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THE NOVICE LANDLORD In a soft market, the would-be seller often must rent out


Fritzi Hallock never planned to become a landlord. But after she married and moved into her husband's Mount Washington home last summer, Ms. Hallock, a 30-year-old senior associate with Legg Mason Realty Group, felt she didn't have a choice.

Few condominiums in Baltimore City were selling. And to recoup the closing and renovating costs she'd put into her two-bedroom, two-bathroom condo near Johns Hopkins University, she would have had to sell it for about $25,000 more than she paid for it -- a near-impossibility.

So, for the past year, Ms. Hallock has been collecting rent and checking references.

"Basically, I hold my breath every first of the month, knowing that I'll be mailing out the mortgage and not knowing if I'll get the rent," says Ms. Hallock, whose unit is now occupied by a Peabody Conservatory student, its second tenant.

So far, there have been few problems.

As the real estate market remains in the doldrums, more homeowners are finding themselves in Ms. Hallock's position, says Barbara Goldberg, a Realtor with the Roland Park office of ** O'Conor, Piper & Flynn.

"If the property isn't selling, people are renting it instead, to cover their mortgage and get some income," she said.

Vacancy rates for single-family rental units are up slightly from last year, according to the U.S. Department of Commerce.

That indicates that many homeowners who had tried to sell their units are renting them out, according to Robert Sheehan, an economist for the National Apartment Association.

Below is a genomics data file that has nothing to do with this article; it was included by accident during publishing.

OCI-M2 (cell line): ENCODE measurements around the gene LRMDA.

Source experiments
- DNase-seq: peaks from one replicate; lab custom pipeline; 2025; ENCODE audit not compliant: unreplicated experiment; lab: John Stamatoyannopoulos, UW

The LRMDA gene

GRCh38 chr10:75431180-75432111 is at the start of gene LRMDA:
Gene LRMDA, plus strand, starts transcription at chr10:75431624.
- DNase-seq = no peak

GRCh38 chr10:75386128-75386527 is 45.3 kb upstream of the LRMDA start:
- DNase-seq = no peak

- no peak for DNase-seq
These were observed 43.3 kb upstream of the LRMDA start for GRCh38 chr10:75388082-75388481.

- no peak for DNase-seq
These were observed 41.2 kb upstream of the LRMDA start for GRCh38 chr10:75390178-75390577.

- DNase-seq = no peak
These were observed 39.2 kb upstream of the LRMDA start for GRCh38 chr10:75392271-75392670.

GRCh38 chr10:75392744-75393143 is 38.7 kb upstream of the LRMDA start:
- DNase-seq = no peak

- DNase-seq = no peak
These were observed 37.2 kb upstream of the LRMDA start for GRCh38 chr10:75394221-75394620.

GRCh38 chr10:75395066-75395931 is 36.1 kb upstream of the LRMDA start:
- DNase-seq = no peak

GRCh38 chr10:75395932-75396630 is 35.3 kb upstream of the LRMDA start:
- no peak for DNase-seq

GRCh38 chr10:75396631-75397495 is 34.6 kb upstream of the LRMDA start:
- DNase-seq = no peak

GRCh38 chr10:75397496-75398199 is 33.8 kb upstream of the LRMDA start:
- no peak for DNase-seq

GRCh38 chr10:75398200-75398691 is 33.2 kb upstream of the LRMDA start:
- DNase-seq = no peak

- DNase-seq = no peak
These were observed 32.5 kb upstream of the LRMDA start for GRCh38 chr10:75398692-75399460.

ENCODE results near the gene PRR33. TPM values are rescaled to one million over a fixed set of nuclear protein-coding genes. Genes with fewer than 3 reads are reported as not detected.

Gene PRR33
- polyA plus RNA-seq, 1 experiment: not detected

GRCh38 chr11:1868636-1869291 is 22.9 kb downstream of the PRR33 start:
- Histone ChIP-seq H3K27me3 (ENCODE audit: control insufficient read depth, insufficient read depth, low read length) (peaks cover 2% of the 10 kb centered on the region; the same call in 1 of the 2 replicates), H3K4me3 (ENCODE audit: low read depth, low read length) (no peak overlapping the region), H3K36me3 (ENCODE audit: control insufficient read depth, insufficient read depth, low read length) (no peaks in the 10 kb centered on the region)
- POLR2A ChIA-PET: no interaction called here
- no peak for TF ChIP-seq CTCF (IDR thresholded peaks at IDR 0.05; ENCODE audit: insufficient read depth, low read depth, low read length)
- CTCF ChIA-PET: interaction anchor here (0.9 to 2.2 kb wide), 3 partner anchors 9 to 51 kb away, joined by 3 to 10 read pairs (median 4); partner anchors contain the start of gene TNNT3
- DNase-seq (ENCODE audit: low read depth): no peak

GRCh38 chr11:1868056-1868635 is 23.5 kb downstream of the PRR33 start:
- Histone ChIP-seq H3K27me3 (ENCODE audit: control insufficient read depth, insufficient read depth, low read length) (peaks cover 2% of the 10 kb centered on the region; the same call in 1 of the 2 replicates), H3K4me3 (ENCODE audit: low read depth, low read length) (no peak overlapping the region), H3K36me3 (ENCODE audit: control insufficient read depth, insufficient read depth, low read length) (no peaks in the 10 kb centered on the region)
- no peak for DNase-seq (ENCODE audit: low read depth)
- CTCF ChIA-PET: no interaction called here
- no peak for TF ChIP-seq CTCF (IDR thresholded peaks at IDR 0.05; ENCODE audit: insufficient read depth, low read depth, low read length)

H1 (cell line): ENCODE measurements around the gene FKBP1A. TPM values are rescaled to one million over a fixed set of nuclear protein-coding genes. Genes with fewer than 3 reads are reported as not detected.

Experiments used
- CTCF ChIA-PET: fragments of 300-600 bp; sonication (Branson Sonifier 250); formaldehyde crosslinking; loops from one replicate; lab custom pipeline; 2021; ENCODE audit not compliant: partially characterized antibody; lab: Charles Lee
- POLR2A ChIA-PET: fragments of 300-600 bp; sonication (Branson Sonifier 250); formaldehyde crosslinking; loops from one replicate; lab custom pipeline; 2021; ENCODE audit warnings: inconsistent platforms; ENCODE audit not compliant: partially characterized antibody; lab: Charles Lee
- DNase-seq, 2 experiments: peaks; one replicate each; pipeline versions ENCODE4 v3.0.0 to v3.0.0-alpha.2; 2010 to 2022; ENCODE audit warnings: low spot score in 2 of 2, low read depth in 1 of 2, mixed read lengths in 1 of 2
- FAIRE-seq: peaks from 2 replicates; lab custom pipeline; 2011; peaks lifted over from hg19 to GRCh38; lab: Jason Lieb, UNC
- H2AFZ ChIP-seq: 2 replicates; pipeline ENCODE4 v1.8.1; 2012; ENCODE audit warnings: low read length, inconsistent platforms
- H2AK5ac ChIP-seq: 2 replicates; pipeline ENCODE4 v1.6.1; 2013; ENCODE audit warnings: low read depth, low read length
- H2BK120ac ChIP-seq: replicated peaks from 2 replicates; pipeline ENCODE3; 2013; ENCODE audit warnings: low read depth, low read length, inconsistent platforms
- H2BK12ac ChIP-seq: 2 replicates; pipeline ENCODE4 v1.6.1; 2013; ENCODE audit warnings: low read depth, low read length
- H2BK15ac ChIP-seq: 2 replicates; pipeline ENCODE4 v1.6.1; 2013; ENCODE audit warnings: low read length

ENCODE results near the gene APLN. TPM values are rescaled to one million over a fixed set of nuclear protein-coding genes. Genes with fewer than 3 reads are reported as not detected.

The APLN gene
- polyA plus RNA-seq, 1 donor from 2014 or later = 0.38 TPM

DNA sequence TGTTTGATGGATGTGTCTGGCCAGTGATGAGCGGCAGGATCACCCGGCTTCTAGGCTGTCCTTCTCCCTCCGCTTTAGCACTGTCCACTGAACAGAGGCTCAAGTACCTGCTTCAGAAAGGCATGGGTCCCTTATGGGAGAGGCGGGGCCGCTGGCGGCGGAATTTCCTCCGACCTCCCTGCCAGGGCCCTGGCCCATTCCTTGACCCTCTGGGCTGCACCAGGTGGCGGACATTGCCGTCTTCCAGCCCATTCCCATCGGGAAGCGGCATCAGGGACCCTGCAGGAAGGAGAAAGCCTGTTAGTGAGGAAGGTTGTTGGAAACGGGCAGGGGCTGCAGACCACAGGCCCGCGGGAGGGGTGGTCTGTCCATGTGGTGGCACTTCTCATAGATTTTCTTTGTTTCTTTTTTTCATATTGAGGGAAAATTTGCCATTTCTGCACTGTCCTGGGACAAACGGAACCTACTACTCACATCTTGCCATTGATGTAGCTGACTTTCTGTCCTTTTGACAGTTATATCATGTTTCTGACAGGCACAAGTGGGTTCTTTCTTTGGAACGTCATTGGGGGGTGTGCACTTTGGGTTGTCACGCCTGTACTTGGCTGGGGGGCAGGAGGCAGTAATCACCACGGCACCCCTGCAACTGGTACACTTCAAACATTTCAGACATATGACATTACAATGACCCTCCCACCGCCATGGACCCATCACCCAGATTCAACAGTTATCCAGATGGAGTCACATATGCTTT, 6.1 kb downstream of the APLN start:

But renting a property isn't easy, as anyone who has seen the 1991 movie "Pacific Heights" knows. In it, a pair of California yuppie landlords are tormented by a pathological tenant whose background they had failed to check thoroughly. For those who are considering the plunge, here are some pointers about renting your property:

* Should you rent? To decide whether it makes financial sense, calculate how much you will pay for maintenance and upkeep of your property by reviewing your previous expenses, said Priscilla Caskey, head of the real estate department at Whiteford, Taylor & Preston, a Baltimore law firm.

If you spent $3,000 on repairs last year, you can expect to spend at least that much to maintain the house while renting it out for a year. If those repair costs exceed the loss you would incur by selling your house now, you would be better off taking the loss, Ms. Caskey said. She said you might also have to pay liability insurance to cover the tenant for any accidents that occur on the property.

Also take into account the tax implications of renting your home, said Douglas Harrington, a tax partner with the Baltimore office of Coopers & Lybrand.

In most cases, you will forgo the opportunity to defer the gain on the sale of a property that has been converted from a personal residence into a rental property.

(There are, however, exceptions to that rule, depending on the circumstances involving the rental. If, for example, an owner decides to rent out his home for a short period of time when the market is not conducive to sale, and is actively trying to sell it while it is being rented, the Internal Revenue Service may still consider it a primary residence, said Tom Holly, a tax manager with Coopers & Lybrand.

(No specific stipulations apply; the IRS decides each case individually, Mr. Holly said.)

On the other hand, if you sell a rental property at a loss, you can deduct that loss from your taxes.

You cannot deduct such a loss on a primary residence, Mr. Harrington said.